Bio
 Dr. Mohamed Mosbah is a Professor in Computer Science at the Polytechnic Institute of Bordeaux, France. He is currently the Director of Industrial Partnerships and Innovation. He carries his research in LaBRI in computer science common with the University of Bordeaux and CNRS, where he is currently the Deputy Director. His research areas include distributed systems and algorithms, simulation tools, safety and security protocols, and wireless networks. In particular, he is leading a project over the last years to develop a new model together with an integrated methodological framework for distributed algorithms. In addition to capturing classical distributed systems concepts, this framework provides methods and software tools to design, prove and implement distributed algorithms and protocols. This platform is used to teach courses in distributed systems for Graduate computer science students, and also to test and prototype algorithms. He has written more than 60 articles and developed software tools, and he is involved in various technical program committees and organizations of many international conferences. He is also involved in many research projects, mainly with industrial aeronautic companies. He has directed over 52 Master’s theses and over 18 PhD dissertations.


Priyadarsi Nanda-206x195-bordered

Dr. Priyadarsi Nanda

Senior Lecturer, University of Technology Sydney, Ausrtalia 
Core Member, INEXT - Innovation in IT Services and Applications
Core Member, CRIN - Centre for Realtime Information Networks

Title

 Software Defined Perimeter : "A new  way to protact Network Systems aginst Cyber Threats"
 
Abstract
 
Due to large variety of devices present in computer network systems, cyber security plays a major role to secure and improve the network or system performances. In current days, cyber security is gaining lots of global interest and still remains an open research space. If we follow the traditional TCP/IP based security solutions, users using their devices communicate first and then are authenticated. In such scenario, attackers get a chance to enter into the data transmission stage before authentication process even takes place. To overcome from this situation, Cloud Security Alliance came up with a novel idea called "Software Defined Perimeter (SDP)" to authenticate first before communication happens. SDP is designed with three major elements. First, a security model is used to verify identity of the devices or users, and roles for access before granting devices to be connected to the protected systems. Second, verification using crypto based scheme is used to ensure that, the security model is being followed. Finally, the security solution to achieve above two issues needs to be proven in public domain security controls. In this talk we explore above methods using various examples and present strategies to combat future threats using SDP.
 
Bio
 Dr. Nanda joined UTS in 2001. His roles have combinations of research, teaching and administration. Dr. Nanda is a core research member of Centre for Real-time Information Networks (CRIN) and Research Centre for Innovation in IT Services and Applications (iNEXT). He has expanded his research activities through active research student supervision, collaborating with academics and industry researchers in the area of Cyber Security, IOT Security, Networks Quality of Service (QoS), Assisted Health Care using Sensor Networks, and Wireless Sensor Networks. He is currently supervising six PhD students. Dr. Nanda has published over 60 refereed high quality research publications and many of them appear in Tier A and Tier A* Journals and Conferences.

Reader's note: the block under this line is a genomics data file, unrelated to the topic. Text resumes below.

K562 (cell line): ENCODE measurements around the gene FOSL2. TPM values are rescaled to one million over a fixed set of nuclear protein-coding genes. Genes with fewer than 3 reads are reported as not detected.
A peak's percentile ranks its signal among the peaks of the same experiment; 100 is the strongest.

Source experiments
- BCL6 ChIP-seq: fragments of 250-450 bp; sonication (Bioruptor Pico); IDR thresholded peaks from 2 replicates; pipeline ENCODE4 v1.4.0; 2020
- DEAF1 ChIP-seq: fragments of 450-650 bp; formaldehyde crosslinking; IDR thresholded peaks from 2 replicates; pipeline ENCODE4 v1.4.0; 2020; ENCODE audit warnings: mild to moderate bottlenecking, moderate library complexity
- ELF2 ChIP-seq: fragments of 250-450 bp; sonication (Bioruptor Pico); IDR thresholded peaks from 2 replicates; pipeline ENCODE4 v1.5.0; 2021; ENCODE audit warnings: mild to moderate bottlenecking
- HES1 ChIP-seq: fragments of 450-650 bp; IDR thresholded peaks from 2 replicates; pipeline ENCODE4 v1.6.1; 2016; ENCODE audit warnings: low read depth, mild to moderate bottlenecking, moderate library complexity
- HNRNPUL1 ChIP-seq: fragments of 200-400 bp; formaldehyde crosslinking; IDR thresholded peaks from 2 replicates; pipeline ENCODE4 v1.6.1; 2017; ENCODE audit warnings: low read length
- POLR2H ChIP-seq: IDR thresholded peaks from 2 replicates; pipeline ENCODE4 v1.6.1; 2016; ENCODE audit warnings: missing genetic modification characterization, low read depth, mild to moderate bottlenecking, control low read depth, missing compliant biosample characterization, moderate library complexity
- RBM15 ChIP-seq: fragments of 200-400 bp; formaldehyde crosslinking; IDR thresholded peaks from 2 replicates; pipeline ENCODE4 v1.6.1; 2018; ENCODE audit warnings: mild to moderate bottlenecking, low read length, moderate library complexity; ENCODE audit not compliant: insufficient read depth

Mauro Conti-206x195-bordered

Mauro Conti

Associate Professor, University of Padua, Italy 
EU Marie Curie Fellow

Title

Can't You Hear Me Knocking: Novel Security and Privacy Threats to Mobile Users
Abstract
 
 While Smartphone and IoT devices usage become more and more pervasive, people start also asking to which extent such devices can be maliciously exploited as "tracking devices". The concern is not only related to an adversary taking physical or remote control of the device, but also to what a passive adversary without the above capabilities can observe from the device communications. Work in this latter direction aimed, for example, at inferring the apps a user has installed on his device, or identifying the presence of a specific user within a network.
In this talk, we discuss threats coming from contextual information and to which extent it is feasible, for example, to identify the specific actions that a user is doing on mobile apps, by eavesdropping their encrypted network traffic. We will also discuss the possibility of building covert and side channels leveraging energy consuption and audio signals.
Bio
 Mauro Conti is an Associate Professor at the University of Padua, Italy. He obtained his Ph.D. from Sapienza University of Rome, Italy, in 2009. After his Ph.D., he was a Post-Doc Researcher at Vrije Universiteit Amsterdam, The Netherlands. In 2011 he joined as Assistant Professor the University of Padua, where he became Associate Professor in 2015. In 2017, he obtained the national habilitation as Full Professor for Computer Science and Computer Engineering. He has been Visiting Researcher at GMU (2008, 2016), UCLA (2010), UCI (2012, 2013, 2014), TU Darmstadt (2013), UF (2015), and FIU (2015, 2016). He has been awarded with a Marie Curie Fellowship (2012) by the European Commission, and with a Fellowship by the German DAAD (2013). His main research interest is in the area of security and privacy. In this area, he published more than 180 papers in topmost international peer-reviewed journals and conference. He is Associate Editor for several journals, including IEEE Communications Surveys & Tutorials and IEEE Transactions on Information Forensics and Security. He was Program Chair for TRUST 2015, ICISS 2016, WiSec 2017, and General Chair for SecureComm 2012 and ACM SACMAT 2013. He is Senior Member of the IEEE.